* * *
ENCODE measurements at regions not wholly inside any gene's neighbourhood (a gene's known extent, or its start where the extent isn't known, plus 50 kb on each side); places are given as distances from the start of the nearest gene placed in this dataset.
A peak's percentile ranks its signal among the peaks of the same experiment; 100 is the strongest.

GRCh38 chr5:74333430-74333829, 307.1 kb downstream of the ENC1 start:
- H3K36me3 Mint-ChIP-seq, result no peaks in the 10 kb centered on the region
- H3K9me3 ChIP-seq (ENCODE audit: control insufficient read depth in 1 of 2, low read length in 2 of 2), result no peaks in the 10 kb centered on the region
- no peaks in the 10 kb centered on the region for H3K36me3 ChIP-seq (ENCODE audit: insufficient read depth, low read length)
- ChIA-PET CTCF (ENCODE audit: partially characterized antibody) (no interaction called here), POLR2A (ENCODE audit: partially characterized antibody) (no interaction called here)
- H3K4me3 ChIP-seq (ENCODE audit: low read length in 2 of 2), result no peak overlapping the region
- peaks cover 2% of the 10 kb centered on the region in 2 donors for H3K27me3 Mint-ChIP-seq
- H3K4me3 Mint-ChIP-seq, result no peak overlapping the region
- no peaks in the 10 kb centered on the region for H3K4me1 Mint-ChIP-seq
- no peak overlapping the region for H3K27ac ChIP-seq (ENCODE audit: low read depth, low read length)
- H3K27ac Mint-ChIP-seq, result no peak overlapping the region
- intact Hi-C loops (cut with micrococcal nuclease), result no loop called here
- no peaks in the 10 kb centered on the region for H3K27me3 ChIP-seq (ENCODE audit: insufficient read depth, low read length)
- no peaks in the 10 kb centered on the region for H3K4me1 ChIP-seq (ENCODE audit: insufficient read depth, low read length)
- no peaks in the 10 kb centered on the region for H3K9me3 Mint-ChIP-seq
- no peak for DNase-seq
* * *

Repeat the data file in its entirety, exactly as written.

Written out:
ENCODE measurements at regions not wholly inside any gene's neighbourhood (a gene's known extent, or its start where the extent isn't known, plus 50 kb on each side); places are given as distances from the start of the nearest gene placed in this dataset.
A peak's percentile ranks its signal among the peaks of the same experiment; 100 is the strongest.

GRCh38 chr5:74333430-74333829, 307.1 kb downstream of the ENC1 start:
- H3K36me3 Mint-ChIP-seq, result no peaks in the 10 kb centered on the region
- H3K9me3 ChIP-seq (ENCODE audit: control insufficient read depth in 1 of 2, low read length in 2 of 2), result no peaks in the 10 kb centered on the region
- no peaks in the 10 kb centered on the region for H3K36me3 ChIP-seq (ENCODE audit: insufficient read depth, low read length)
- ChIA-PET CTCF (ENCODE audit: partially characterized antibody) (no interaction called here), POLR2A (ENCODE audit: partially characterized antibody) (no interaction called here)
- H3K4me3 ChIP-seq (ENCODE audit: low read length in 2 of 2), result no peak overlapping the region
- peaks cover 2% of the 10 kb centered on the region in 2 donors for H3K27me3 Mint-ChIP-seq
- H3K4me3 Mint-ChIP-seq, result no peak overlapping the region
- no peaks in the 10 kb centered on the region for H3K4me1 Mint-ChIP-seq
- no peak overlapping the region for H3K27ac ChIP-seq (ENCODE audit: low read depth, low read length)
- H3K27ac Mint-ChIP-seq, result no peak overlapping the region
- intact Hi-C loops (cut with micrococcal nuclease), result no loop called here
- no peaks in the 10 kb centered on the region for H3K27me3 ChIP-seq (ENCODE audit: insufficient read depth, low read length)
- no peaks in the 10 kb centered on the region for H3K4me1 ChIP-seq (ENCODE audit: insufficient read depth, low read length)
- no peaks in the 10 kb centered on the region for H3K9me3 Mint-ChIP-seq
- no peak for DNase-seq